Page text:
It had been a beautiful fall day and I was determined to get in a bike ride along Falling Waters Trail to Lime Lake before going to New York to babysit my new grandson later that week. When I noticed my back tire was pretty soft, I thought, “No problem. I’ll use the pump at the beginning of the trail.”
I pulled up to the pump, put the clamp on my tire and started to pump air. No luck, not only did the tire not gain air, it got softer.
Air pumps and I do not get along. I’ve been known to take a slightly soft car tire and drain it down to where it cannot be driven.
I asked some passing dog walkers if they could help. They tried but were equally unsuccessful at getting my bike to the desired level of inflation. I got on my bike and decided it wasn’t that bad, so I continued on my bike ride. I wasn’t even one third of the way to Lime Lake when I was puffing. But I really wanted to get to the lake.
So I decided to call upon a higher power to help me decide what to do. I thought about telling God, “If you are real, send me someone to fix my bike,” but decided that wasn’t a good idea. So then I thought, “If you love me, fix my bike,” but that was also a bit ridiculous.
So then I decided on: “God, if no-one comes along to help me inflate my tire by Robinson Road, I’ll turn around and go back.” That seemed like a reasonable request. I had a small tire pump attached to my bike to be used for such emergency situations. I just needed someone who could make it work.
Sure enough, I got to Robinson Road without seeing anyone, but the sun was shining on the path ahead and I really wanted to make it to the lake, so I kept going, ignoring my earlier plan.
Finally on the third leg of the journey, I flagged down an unsuspecting man riding in the opposite direction and asked him if he could help me. This he did. He wasn’t able to inflate the tire all of the way, but it was definitely better than it was and enabled me to make it to the lake and back home again.
It was worth it, I told myself as I saw the sun glistening on the lake, turning it multiple shades of blue. I questioned this later when struggling to make it home, and again when I realized the bike ride had taken an hour longer than usual, leaving me short on time to complete other tasks I wanted to do that day.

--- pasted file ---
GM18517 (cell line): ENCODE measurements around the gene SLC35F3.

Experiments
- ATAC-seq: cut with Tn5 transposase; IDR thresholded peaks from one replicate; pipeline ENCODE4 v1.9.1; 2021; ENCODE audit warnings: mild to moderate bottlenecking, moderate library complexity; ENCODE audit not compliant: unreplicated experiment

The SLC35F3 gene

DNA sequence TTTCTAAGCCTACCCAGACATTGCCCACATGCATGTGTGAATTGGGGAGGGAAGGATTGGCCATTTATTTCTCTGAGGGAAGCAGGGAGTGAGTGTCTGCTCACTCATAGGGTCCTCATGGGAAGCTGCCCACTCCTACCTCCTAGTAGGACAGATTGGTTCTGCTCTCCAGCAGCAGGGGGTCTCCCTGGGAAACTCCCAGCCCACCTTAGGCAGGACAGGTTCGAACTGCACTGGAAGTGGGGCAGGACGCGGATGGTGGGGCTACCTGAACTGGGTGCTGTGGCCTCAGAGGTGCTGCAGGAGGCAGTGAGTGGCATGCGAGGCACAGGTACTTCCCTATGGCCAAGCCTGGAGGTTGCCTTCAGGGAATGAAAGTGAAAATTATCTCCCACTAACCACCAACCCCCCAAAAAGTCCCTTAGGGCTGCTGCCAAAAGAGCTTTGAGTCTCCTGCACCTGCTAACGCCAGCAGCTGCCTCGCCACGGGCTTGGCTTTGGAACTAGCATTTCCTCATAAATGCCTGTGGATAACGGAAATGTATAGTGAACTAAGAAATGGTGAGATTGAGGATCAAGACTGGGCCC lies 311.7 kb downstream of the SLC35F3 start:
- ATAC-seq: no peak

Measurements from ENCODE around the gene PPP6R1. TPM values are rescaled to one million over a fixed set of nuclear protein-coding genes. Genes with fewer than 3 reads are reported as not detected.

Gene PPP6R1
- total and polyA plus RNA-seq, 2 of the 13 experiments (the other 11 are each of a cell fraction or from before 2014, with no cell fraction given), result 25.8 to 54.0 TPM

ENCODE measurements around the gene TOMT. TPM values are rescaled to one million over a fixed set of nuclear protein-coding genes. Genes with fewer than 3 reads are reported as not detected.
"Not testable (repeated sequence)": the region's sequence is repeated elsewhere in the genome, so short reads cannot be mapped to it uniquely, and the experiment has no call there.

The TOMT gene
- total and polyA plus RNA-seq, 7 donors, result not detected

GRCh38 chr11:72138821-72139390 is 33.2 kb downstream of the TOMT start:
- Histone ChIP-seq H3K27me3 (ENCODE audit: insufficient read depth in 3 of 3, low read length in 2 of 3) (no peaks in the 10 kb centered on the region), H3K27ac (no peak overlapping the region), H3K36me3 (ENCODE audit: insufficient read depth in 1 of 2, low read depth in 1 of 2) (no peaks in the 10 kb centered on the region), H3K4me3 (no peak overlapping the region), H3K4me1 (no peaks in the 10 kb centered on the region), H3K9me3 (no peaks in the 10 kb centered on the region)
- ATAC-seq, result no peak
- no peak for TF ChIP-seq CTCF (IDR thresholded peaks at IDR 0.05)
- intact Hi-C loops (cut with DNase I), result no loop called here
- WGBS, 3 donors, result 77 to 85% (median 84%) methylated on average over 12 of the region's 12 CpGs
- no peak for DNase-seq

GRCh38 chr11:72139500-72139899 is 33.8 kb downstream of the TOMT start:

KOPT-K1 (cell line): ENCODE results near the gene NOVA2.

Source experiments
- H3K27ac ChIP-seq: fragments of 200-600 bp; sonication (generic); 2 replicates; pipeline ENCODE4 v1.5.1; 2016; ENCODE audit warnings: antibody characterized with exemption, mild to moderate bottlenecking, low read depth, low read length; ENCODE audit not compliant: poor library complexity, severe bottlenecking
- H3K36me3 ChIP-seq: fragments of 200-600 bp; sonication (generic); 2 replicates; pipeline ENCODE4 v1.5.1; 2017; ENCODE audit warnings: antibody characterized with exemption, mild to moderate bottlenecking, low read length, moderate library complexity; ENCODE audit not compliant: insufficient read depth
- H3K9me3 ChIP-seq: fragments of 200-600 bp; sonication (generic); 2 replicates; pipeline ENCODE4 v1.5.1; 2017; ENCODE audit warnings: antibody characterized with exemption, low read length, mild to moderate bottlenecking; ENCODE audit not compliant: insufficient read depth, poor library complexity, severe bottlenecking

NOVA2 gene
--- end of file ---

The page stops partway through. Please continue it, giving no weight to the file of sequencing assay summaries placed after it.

Now my bike tire didn’t get this flat overnight. I had noticed it for several weeks, but it wasn’t bad enough to keep me from riding the bike. I kept telling myself I would pump up my tire when I got home, only to forget about it once I reached my destination.
When I got back from my trip to New York, I looked forward to riding my bike again, forgetting about the problem with the tire until I got the bike out. I struggled to blow up the tire using the pump with a broken handle I had at home. I opted to ride around the neighborhood, after spending a half an hour trying to pump the tire up. At least I knew enough not to attempt the ride to Lime Lake again.
This past weekend, while looking for tools at Harbor Freight, I bought a new bike pump. I pumped up my tire to full inflation and was on my way. This was the first time in weeks that the tires were properly inflated. And I thought, “Why did it take me so long to fix this?”
It seems that for the past few months my life has been like those under inflated tires. Enough energy to keep going, but not optimal. Sometimes God took pity on me and sent help, like the bike rider on the path. I made it to my destination, but it took longer than if I were running at top form.
It has only been this past week that my life has returned to some semblance of normalcy, whatever that is. I feel like, just maybe, I’m back to full energy but I need to keep my physical, emotional and spiritual tires inflated.
If only it were as easy to do this as it is to buy a tire pump.
How do you keep your tires inflated?
For more by Patricia M. Robertson go to www.patriciamrobertson.com
Published by Patricia Robertson